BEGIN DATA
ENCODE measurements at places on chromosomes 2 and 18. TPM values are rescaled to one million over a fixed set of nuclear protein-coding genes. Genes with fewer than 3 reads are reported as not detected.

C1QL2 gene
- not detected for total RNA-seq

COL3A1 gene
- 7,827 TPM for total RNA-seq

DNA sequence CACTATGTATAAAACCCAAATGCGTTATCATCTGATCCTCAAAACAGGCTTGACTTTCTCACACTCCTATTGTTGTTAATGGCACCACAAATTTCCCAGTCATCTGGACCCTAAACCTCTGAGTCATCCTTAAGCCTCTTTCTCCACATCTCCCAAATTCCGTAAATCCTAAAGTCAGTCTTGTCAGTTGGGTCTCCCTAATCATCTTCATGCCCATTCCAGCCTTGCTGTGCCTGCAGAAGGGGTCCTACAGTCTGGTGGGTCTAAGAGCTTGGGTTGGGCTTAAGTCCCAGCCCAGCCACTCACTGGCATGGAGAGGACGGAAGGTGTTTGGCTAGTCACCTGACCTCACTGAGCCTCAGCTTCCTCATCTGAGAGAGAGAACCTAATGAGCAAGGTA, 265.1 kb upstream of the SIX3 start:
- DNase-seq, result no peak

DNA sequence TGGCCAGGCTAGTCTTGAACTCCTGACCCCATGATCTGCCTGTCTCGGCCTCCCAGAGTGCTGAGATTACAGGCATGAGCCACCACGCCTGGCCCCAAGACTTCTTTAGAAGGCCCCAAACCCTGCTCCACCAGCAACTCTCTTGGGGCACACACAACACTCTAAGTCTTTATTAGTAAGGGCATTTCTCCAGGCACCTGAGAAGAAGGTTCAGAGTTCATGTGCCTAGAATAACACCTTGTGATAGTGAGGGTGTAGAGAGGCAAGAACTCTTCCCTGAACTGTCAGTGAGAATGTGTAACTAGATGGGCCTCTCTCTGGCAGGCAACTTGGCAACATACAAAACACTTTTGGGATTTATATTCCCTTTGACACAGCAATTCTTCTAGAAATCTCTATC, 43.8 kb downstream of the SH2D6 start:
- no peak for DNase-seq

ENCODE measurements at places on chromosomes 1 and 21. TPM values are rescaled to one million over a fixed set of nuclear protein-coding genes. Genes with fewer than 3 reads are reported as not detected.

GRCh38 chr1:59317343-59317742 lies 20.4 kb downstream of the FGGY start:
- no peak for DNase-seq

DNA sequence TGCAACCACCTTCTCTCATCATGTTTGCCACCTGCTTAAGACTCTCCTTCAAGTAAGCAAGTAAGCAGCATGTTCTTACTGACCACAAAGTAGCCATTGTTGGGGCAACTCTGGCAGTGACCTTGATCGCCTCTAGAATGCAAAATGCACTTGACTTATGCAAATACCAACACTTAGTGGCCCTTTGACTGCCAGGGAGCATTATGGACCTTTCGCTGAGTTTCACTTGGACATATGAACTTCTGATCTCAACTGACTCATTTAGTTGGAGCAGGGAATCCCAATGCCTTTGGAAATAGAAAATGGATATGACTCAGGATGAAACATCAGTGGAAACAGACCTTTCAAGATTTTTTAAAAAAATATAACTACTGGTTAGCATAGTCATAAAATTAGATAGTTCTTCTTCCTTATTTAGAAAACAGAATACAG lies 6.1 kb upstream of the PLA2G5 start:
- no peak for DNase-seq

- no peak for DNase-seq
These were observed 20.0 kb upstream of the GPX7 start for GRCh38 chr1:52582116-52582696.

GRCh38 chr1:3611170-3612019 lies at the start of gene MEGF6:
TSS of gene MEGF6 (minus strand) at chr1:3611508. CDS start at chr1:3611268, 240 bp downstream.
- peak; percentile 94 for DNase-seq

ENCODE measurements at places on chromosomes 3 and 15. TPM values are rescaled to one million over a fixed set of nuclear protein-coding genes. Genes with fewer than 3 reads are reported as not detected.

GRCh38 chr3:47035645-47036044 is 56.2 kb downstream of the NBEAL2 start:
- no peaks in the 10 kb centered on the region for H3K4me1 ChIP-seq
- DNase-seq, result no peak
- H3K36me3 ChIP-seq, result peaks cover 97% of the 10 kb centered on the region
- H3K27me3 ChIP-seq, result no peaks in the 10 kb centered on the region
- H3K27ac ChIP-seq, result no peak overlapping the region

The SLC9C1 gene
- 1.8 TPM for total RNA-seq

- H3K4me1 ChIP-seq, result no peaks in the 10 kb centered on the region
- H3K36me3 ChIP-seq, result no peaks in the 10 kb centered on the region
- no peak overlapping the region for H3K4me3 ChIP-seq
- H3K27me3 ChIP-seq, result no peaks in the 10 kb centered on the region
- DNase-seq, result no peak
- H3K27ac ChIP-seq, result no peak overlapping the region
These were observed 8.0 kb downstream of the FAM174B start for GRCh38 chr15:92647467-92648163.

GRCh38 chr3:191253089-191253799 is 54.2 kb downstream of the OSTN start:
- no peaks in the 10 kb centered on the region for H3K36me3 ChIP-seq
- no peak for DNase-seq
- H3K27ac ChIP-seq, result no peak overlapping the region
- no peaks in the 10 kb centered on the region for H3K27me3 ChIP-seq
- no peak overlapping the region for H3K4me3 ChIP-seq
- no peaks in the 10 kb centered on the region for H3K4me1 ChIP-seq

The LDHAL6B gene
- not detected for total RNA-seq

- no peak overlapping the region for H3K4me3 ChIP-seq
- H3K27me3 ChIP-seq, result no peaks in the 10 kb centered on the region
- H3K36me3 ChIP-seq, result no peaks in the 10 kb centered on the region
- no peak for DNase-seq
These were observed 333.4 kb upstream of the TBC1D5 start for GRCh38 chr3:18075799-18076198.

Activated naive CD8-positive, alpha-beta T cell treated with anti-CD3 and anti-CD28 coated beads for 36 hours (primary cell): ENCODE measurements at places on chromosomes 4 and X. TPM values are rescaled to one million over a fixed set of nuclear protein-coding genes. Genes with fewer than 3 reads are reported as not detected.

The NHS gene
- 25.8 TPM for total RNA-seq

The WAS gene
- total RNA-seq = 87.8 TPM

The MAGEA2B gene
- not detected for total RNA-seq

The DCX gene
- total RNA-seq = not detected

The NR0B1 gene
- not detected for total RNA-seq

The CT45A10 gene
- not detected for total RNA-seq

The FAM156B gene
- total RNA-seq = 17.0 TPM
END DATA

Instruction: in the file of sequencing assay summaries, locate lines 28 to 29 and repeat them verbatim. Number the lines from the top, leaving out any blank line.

- 1.8 TPM for total RNA-seq

- H3K4me1 ChIP-seq, result no peaks in the 10 kb centered on the region